Platforming is an essential part of the franchise, every mainline game featuring platformer obstacles and various mechanics based around them. These mechanics are what make Mario games standout, however, in a film environment, they are extremely unnecessary. One primary example is the Mushroom Kingdom, a main location of interest, has almost all of its infrastructure based around platforming. This leaves it feeling unorthodox and impractical, and although partially accurate to the game, actually goes against a majority of the depictions of the Mushroom Kingdom, which do not feature platforming as a part of its central infrastructure.

One thing to note about the film is the sheer amount of people from various age groups were present at the screening. There were individuals potentially no older than nine years old. However, fully grown adults were purchasing tickets for themselves and themselves alone. It’s truly a testament to how something can bring individuals together from all ages, something that transcends generational differences. 

It’s rare enough for me personally to see a theater populated with grown adults and children attending on their own. It is even more rare to see their reactions were largely the same. Both children and adults laughed alongside each other at the same jokes, both cheered for the same righteous scenes, and were all equally humored. The film’s ability to maintain a sense of humor that appealed to both major audiences was impressive. There were almost no immature jokes that would make adults roll their eyes, while the jokes that were told were simple enough for the younger audience.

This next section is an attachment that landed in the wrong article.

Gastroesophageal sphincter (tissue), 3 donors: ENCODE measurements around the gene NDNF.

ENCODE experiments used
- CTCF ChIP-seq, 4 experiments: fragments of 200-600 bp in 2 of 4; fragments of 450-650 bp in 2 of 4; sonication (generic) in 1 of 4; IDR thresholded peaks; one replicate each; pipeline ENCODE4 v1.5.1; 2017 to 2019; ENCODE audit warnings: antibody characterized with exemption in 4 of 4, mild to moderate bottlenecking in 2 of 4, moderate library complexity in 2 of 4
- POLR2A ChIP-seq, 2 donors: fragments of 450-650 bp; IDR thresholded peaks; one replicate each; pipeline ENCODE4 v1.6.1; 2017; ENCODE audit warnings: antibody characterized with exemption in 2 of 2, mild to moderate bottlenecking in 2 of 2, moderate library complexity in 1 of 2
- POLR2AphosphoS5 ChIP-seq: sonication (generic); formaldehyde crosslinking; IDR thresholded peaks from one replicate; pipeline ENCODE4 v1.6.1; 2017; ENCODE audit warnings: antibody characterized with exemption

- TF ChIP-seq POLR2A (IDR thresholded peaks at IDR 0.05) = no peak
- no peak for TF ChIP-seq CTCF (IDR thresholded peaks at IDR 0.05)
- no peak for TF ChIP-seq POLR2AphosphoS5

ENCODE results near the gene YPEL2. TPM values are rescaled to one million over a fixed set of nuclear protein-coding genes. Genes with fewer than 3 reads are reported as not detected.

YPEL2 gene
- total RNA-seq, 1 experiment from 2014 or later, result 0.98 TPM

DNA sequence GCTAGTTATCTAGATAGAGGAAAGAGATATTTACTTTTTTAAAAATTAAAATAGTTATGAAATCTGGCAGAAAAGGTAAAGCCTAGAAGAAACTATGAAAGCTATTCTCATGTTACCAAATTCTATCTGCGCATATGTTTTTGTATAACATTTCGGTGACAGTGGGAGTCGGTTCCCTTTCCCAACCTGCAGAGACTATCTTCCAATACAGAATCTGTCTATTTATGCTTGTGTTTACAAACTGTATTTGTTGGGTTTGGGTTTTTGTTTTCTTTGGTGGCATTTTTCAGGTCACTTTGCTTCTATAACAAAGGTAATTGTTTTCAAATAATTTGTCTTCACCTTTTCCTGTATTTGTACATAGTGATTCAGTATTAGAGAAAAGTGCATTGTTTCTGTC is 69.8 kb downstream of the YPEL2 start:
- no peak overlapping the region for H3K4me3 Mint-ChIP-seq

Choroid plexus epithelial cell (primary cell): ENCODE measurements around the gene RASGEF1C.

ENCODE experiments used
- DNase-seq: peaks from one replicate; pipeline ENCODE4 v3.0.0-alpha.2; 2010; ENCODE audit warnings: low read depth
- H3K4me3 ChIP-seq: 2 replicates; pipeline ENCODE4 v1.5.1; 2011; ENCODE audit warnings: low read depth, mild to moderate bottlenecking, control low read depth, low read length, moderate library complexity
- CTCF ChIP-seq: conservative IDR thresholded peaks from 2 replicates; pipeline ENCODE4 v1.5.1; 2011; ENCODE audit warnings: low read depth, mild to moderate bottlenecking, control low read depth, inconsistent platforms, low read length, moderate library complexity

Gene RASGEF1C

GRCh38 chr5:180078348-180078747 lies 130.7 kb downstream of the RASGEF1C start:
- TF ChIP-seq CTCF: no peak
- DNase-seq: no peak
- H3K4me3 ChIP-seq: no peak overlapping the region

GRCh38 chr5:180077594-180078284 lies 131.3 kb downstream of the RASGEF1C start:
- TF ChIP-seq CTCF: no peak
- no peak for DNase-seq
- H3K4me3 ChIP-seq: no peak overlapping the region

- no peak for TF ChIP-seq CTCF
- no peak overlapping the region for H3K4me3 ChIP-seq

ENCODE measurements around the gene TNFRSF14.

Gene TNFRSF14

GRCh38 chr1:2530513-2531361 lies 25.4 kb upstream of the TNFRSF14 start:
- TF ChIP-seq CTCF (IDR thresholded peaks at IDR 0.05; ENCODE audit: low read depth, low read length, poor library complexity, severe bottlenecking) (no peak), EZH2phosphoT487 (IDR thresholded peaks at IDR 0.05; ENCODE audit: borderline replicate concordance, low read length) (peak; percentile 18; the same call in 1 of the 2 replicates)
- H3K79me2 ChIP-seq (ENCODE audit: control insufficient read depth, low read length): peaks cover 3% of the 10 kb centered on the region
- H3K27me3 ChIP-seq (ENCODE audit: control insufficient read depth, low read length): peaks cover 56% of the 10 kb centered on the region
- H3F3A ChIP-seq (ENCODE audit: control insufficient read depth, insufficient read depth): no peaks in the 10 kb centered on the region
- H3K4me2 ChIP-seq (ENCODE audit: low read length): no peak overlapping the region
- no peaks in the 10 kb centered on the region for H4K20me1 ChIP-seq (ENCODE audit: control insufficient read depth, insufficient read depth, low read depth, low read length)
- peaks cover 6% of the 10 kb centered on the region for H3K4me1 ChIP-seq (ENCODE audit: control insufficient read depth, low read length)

The cast of this film was expertly chosen, with some of my favorite roles being Jack Black as Bowser, Seth Rogen as Donkey Kong, and Charlie Day as Luigi. And while there was certainly a lot of controversy around a specific casting decision, Chris Pratt as Mario was an enjoyable and acceptable performance. The voice Pratt gave the character was reminiscent of some older Mario television and film, specifically the live action productions, leaning more towards a Brooklyn accent over Italian. A fitting decision, considering that Mario and Luigi both live in Brooklyn. 

In general, “The Super Mario Bros. Movie” was a film that perfectly encapsulates the feeling that one would experience when playing a Mario game, the audience agreeing. On Rotten Tomatoes, the film received a 59% by the critics and a 96% by the audience, a fitting score when considering the perspectives of both. The story has its faults and it is overall very basic, but the film is very enjoyable regardless of its problems.

This film was made for the fans of Mario, the millions of individuals who grew up playing the games and for the million more who will continue to enjoy them. It is in that regard that “The Super Mario Bros. Movie” has succeeded. Few films have left audiences applauding in joy at the end, the audience typically left in silence after the credits rolled. This film had every row of the audience erupted into applause. I was certainly applauding as well, and I am looking forward to the teased sequel in the post credit sequence. To anyone who has any love of the Mario franchise, or someone who appreciates video games wanting a fun watch with a friend, you will have a super time. 


Rating: 8/10